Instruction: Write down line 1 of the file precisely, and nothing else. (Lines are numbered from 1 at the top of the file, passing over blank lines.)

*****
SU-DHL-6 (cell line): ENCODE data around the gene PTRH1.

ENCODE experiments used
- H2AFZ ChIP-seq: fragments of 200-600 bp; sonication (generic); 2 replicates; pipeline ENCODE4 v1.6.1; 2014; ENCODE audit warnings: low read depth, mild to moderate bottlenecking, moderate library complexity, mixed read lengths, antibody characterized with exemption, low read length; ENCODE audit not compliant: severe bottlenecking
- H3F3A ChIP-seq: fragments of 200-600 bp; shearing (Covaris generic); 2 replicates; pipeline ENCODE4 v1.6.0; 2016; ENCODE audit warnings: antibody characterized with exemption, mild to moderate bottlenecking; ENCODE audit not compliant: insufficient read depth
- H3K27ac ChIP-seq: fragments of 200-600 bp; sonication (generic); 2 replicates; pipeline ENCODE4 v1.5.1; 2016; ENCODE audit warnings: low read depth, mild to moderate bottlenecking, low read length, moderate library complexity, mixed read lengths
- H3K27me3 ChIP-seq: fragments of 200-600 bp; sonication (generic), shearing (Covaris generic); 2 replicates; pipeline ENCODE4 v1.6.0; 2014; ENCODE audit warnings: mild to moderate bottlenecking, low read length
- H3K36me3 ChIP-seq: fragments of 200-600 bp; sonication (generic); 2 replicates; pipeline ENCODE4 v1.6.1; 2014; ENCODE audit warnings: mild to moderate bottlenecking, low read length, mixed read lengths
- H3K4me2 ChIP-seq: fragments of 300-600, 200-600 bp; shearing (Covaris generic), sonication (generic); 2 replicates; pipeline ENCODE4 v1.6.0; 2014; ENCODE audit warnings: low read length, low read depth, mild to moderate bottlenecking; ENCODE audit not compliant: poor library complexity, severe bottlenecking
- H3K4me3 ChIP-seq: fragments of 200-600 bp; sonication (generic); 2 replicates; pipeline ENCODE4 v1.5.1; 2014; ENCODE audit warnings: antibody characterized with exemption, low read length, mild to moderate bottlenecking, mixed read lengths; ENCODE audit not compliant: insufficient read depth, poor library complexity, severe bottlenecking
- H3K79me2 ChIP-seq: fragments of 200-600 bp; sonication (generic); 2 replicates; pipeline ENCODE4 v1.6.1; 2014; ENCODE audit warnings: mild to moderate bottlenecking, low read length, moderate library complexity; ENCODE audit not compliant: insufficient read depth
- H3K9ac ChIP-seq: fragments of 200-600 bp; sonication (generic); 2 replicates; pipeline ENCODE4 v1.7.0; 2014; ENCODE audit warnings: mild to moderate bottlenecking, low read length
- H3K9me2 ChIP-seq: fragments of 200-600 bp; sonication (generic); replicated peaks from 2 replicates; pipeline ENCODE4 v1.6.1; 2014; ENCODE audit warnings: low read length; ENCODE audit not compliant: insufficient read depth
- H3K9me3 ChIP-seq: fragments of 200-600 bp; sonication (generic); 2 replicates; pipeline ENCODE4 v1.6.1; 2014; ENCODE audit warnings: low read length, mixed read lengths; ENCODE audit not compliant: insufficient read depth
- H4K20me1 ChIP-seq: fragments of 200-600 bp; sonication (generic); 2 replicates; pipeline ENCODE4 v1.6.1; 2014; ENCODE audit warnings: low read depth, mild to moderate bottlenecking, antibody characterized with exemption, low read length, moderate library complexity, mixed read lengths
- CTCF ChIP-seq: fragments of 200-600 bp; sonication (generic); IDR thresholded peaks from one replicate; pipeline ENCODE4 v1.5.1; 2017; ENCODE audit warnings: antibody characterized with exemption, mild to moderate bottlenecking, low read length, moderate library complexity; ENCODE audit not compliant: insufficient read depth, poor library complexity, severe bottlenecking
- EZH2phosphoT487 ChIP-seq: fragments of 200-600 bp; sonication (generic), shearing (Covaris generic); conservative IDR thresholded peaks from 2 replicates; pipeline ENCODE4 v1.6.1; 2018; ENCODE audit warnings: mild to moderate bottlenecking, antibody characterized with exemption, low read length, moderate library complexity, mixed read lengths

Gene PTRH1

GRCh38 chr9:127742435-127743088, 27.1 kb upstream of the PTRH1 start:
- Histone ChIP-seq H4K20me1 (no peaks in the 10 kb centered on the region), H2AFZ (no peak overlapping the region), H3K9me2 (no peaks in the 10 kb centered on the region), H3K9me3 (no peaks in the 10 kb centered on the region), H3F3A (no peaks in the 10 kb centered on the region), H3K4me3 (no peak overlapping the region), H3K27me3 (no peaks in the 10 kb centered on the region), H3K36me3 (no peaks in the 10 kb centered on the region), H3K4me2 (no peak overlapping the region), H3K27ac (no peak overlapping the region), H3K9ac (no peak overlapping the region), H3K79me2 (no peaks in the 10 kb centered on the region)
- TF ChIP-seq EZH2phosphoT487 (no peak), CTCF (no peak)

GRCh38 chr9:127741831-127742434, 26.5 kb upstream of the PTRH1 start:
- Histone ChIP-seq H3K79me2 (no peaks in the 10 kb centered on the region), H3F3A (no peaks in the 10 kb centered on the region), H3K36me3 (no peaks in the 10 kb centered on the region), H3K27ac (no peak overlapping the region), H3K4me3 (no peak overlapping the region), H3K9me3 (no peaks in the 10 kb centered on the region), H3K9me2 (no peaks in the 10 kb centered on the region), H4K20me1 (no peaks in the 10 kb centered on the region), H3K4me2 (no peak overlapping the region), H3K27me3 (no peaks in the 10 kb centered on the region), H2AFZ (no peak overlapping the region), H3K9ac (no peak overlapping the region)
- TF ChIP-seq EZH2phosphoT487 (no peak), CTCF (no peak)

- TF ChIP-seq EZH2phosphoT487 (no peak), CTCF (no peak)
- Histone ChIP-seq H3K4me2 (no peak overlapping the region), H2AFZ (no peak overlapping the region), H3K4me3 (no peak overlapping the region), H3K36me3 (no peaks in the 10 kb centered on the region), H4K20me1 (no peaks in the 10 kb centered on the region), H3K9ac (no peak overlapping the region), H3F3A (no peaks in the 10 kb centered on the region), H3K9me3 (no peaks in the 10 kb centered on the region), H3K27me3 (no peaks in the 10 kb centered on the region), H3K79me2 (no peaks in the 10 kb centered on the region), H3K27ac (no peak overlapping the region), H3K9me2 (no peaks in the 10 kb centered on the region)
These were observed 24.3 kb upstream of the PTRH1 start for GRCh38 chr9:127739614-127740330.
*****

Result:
SU-DHL-6 (cell line): ENCODE data around the gene PTRH1.